Window tinting has different benefits, such as protecting against the sun’s harmful ultraviolet rays and protecting the interior of the car. Car window tinting Portsmouth can be a good investment for car owners in the long run. When investing in window tinting Northampton, it is also essential to learn about the following window tint terminology.
Visible Light Transmittance (VLT)
VLT is the light that passes through a window, and it can be classified into Internal and External Visible Light Transmittance. A lower VLT percentage means that less visible light is passing through a window.
Visible Light Reflectance
VLR is the percentage of light that is reflected from the glass window. A lower percentage indicates less reflected light. VLR measures the window film’s ability to reduce glare, as a higher VLR percentage indicates better glare control.
U-value is also known as U Factor. It refers to the ability of a window tint to transfer heat from the outside to the interior. A lower U-value indicates that the window and film can insulate more effectively and requires less energy to maintain the car interior’s temperature.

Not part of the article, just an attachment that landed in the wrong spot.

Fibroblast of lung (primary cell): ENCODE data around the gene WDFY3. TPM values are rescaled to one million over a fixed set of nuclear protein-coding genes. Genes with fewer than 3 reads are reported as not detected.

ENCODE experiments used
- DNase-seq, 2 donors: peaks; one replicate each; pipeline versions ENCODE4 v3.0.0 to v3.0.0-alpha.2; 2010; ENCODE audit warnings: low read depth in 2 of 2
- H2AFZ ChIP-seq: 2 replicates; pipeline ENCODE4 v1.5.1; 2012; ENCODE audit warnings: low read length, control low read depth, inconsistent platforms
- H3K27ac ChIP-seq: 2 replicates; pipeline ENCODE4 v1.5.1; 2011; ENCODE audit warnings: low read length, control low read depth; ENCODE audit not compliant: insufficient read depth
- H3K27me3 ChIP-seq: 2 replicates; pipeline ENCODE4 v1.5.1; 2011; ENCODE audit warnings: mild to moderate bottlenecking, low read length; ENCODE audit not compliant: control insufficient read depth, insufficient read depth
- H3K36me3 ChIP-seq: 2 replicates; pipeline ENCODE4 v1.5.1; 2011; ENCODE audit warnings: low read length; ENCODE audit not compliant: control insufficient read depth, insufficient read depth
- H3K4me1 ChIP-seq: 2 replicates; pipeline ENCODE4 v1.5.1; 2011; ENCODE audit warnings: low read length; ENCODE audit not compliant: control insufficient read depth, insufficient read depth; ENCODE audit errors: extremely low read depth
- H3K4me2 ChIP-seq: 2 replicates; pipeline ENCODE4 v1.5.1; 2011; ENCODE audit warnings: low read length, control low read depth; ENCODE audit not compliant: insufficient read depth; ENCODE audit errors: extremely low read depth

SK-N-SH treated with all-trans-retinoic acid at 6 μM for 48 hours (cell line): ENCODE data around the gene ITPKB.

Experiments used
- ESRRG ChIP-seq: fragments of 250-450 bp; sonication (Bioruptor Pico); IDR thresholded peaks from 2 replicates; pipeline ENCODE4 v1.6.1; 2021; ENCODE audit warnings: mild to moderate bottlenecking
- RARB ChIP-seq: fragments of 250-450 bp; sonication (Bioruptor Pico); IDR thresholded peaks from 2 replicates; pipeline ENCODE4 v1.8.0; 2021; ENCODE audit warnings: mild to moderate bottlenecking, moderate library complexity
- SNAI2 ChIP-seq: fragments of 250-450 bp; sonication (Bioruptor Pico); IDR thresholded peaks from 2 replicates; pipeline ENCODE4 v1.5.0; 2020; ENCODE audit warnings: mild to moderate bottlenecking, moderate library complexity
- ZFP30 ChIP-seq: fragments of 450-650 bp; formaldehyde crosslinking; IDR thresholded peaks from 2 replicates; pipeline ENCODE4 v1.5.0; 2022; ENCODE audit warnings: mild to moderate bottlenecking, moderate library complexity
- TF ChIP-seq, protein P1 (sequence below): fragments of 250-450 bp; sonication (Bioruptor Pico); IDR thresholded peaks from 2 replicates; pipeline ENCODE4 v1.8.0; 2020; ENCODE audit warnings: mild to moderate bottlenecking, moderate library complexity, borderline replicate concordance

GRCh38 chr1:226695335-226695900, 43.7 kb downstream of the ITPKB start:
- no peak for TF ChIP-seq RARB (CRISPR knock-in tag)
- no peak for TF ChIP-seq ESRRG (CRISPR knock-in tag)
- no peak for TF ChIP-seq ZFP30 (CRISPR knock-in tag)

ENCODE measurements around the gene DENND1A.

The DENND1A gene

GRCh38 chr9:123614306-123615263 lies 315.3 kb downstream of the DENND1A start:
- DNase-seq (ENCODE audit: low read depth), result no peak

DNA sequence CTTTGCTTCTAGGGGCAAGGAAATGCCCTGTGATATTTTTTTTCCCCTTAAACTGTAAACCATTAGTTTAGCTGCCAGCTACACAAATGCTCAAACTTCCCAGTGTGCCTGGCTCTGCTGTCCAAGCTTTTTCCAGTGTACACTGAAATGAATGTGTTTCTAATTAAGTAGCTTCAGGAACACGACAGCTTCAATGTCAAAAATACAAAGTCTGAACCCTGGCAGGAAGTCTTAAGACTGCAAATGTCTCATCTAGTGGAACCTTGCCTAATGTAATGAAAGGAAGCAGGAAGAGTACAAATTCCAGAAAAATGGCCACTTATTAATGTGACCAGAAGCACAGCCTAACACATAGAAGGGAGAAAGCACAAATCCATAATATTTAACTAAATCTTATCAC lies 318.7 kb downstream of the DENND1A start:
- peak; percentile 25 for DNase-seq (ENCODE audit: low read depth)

Shading coefficient refers to the ratio of heat passing through a window with a window film compared to un-filmed glass. A window film with lower shading coefficient values indicates that it can provide better shade.
Solar Heat Gain Coefficient (SHGC)
SHGC measures energy re-radiated into the vehicle’s interior due to glass heating up and increased heat absorption.
Total Solar Energy Rejected
TSER refers to the amount of solar energy reflected from a window that prevents heat from getting inside the vehicle. TSER values that are higher indicate that the vehicle’s ability to reject and block heat is better.
Curing time is the time required for window tints to fully bond and stick to car windows. In ideal weather, the curing time for car window tints can take as long as three days.
For more information about the different window tint terminologies, here is an infographic by Global Tint.